Self-plagiarism: Perspectives for librarians

Merle Rosenzweig; Anna Ercoli Schnitzer


As librarians it has often come to our attention that a major source of confusion to many authors seems to be misunderstanding the ownership or the copyright of the published article. Because librarians are becoming more involved as resources for authors concerning the issues of copyright, they are playing a pivotal role in addressing the issue of self-plagiarism.

Plagiarism by authors writing in biomedical publications is a concept that has been well defined for many years and consequently is well understood. It is acknowledged to be a pervasive problem as well as a significant ethical issue that plagues scientific writing and even erodes confidence in peer-reviewed publications.

Self-plagiarism, on the other hand, is still a murky area that remains subject to confusion and misunderstanding; thus, the way we see it, librarians can play a part in providing a clearer understanding of the topic.

Duplicate publication, sometimes called self-plagiarism, occurs when an author reuses substantial parts of his or her own published work without providing the appropriate references. This can range from getting an identical paper published in multiple journals, to salami-slicing, where authors add small amounts of new data to a previously published paper.

The authors have become aware that there has been, and continues to be, considerable controversy about self-plagiarism. In fact, there are some observers who do not even see any particular issue with it. Others divide the various instances of self-plagiarism according to their propensity to do harm. Still other observers focus on exactly where the information was published.

‘Self-plagiarism’ is a conceptual oxymoron from both the literal and legal perspectives and has not been defined sufficiently in the case of secondary review/opinion/commentary /proceedings papers. For instance, an academic physician could face the accusation of self-plagiarism in a secondary proceedings paper summarizing and referring to his/her own original research that was previously published in prestigious Journals. He /she was invited to present his/her data in many scientific meetings and to summarize them in print in a lesser number of secondary articles.1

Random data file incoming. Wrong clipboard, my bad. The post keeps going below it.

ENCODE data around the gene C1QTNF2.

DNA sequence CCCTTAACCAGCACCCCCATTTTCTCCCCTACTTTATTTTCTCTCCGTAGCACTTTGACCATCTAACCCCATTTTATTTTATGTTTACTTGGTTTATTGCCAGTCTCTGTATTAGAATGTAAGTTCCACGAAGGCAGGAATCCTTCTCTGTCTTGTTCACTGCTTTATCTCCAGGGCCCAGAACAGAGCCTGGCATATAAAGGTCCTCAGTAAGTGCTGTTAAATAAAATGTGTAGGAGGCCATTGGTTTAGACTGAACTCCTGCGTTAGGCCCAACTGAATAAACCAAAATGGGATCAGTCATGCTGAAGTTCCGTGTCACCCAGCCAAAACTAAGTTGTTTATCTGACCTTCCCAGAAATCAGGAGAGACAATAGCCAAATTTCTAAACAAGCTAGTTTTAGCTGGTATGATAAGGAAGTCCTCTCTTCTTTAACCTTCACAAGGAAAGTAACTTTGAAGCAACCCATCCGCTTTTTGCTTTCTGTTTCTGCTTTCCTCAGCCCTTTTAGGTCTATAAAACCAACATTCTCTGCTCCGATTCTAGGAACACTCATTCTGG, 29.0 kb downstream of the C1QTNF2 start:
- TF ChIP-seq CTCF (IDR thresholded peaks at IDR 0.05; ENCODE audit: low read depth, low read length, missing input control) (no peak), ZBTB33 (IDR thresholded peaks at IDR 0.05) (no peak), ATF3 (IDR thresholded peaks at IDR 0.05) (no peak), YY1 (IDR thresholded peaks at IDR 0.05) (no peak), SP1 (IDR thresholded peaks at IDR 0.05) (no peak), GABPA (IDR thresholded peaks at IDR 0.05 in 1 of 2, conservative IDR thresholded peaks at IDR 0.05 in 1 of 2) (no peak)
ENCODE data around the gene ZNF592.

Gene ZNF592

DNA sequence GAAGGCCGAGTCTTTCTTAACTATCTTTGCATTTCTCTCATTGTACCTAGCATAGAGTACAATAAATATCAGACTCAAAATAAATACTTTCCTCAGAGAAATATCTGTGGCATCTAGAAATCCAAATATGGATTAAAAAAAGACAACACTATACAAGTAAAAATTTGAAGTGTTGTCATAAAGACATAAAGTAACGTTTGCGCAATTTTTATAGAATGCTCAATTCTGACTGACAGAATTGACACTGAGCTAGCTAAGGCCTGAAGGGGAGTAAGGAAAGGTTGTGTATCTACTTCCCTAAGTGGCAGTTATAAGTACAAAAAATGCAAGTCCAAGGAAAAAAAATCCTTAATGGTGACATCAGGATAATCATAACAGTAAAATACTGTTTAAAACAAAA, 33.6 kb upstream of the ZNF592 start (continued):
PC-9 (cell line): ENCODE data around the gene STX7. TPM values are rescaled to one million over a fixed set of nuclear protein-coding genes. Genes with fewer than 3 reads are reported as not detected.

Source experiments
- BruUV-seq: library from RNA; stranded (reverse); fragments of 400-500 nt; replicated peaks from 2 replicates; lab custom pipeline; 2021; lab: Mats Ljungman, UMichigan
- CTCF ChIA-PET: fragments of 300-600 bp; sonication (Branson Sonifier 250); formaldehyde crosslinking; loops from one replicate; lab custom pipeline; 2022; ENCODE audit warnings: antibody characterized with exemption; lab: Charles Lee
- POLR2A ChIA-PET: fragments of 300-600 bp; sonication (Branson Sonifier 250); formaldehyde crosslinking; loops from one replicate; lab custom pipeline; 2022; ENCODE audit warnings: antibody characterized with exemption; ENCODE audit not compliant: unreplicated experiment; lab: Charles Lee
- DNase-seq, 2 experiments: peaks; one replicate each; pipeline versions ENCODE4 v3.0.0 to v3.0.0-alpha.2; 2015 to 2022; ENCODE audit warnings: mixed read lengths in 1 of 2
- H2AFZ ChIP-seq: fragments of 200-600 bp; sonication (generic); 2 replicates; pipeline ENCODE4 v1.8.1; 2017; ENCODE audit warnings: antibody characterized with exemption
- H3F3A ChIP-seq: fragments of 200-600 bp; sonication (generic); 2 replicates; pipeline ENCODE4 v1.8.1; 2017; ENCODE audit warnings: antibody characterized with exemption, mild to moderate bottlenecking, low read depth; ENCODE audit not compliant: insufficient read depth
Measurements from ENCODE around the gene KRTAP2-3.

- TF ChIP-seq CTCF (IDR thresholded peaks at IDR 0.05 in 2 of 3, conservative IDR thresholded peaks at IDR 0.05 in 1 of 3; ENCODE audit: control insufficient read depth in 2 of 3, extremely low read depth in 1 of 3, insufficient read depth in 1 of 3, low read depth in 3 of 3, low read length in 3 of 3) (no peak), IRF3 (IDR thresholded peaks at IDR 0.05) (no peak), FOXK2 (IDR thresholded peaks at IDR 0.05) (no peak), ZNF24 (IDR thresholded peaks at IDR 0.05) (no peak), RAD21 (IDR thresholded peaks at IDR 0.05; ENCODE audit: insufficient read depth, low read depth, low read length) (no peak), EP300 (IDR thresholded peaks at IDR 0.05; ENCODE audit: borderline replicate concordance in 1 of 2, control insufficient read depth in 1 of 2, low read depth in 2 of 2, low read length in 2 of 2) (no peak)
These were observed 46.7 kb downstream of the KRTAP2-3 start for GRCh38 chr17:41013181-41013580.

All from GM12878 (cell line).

We believe that the crux of the controversy about self-plagiarism is well expressed in the following blog in The Scientist: “When Robert Barbato of the E. Philip Saunders College of Business at Rochester Institute of Technology (RIT) heard he was being accused of plagiarizing his own work, he was a bit surprised. ‘I can’t plagiarize myself—those are my own words,’ he said.” And he is not alone in his views.2 Some scientists and publishers argue that it’s unavoidable for scientists to re-use portions of their own text (not images or data, of course) from previous papers, and that doing so may even be good practice. However, others disagree, including many journal editors—who have retracted published papers in response.

Because scientists tend to study the same topic over many years or even their entire careers, some aspects of their research papers, particularly the literature review and methodology, will be repeated. Once they’ve figured out how to word it succinctly and accurately, some argue, it’s best left unchanged.

There have been differing opinions proffered in the biomedical literature about how to address issues of self-plagiarism. For example, Ivan Oransky, the creator and editor of “Retraction Watch,” a multi-authored blog established to facilitate transparency and bring attention to the issue of retracted articles, has indicated that possibly publications that repeat an author’s previous work should not be considered scientific misconduct but merely labeled as a “notice of redundant publication” rather than being retracted, because such a situation may be the result of a conflict between publishers and researchers, particularly when duplication of Materials and Methods may be involved.3

Yet another perspective on the issue of self-plagiarism is given in “Self-plagiarism in academic publishing: the anatomy of a misnomer,” an article published by Liviu Andreescu in Science and Engineering Ethics, in which the author distinguishes among the various discussions of the subject and also raises the question of possible legitimate reasons to self-plagiarize. The author writes: “ . . . some of the animus frequently reserved for self-plagiarism may be the result of, among others, poor choice of a label, unwarranted generalizations as to its ill effects based on the specific experience (and goals) of particular disciplines, and widespread but not necessarily beneficial publishing practices.”4